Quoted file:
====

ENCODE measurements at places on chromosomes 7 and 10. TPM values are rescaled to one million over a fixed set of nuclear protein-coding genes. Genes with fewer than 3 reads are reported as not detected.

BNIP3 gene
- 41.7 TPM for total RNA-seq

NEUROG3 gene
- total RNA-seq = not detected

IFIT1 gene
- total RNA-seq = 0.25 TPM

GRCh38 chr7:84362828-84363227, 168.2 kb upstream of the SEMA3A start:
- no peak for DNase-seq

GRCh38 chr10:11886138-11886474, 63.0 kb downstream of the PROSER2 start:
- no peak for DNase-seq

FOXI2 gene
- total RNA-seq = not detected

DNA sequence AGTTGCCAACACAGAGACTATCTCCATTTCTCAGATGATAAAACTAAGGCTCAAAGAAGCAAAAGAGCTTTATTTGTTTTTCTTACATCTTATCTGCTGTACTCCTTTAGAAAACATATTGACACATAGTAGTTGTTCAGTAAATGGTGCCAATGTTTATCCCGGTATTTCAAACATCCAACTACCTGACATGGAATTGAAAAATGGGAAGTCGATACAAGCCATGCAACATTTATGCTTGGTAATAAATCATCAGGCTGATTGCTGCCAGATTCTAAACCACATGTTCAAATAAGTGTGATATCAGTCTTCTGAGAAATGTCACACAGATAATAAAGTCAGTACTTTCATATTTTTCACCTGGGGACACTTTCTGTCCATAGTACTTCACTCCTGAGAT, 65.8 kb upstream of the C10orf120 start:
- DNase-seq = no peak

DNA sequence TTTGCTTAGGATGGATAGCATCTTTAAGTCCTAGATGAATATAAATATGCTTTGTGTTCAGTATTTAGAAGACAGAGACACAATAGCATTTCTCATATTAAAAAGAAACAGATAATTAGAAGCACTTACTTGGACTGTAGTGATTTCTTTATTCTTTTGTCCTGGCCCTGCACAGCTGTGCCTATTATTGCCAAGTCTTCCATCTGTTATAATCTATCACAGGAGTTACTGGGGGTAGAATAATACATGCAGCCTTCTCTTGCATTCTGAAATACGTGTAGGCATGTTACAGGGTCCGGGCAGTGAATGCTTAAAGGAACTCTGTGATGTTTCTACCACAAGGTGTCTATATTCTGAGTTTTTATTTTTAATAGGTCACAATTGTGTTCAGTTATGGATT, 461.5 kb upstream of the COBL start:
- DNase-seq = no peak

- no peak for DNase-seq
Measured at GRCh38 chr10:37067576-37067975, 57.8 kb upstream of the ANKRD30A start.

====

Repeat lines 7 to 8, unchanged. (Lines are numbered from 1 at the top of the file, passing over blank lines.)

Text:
- total RNA-seq = 0.25 TPM

GRCh38 chr7:84362828-84363227, 168.2 kb upstream of the SEMA3A start: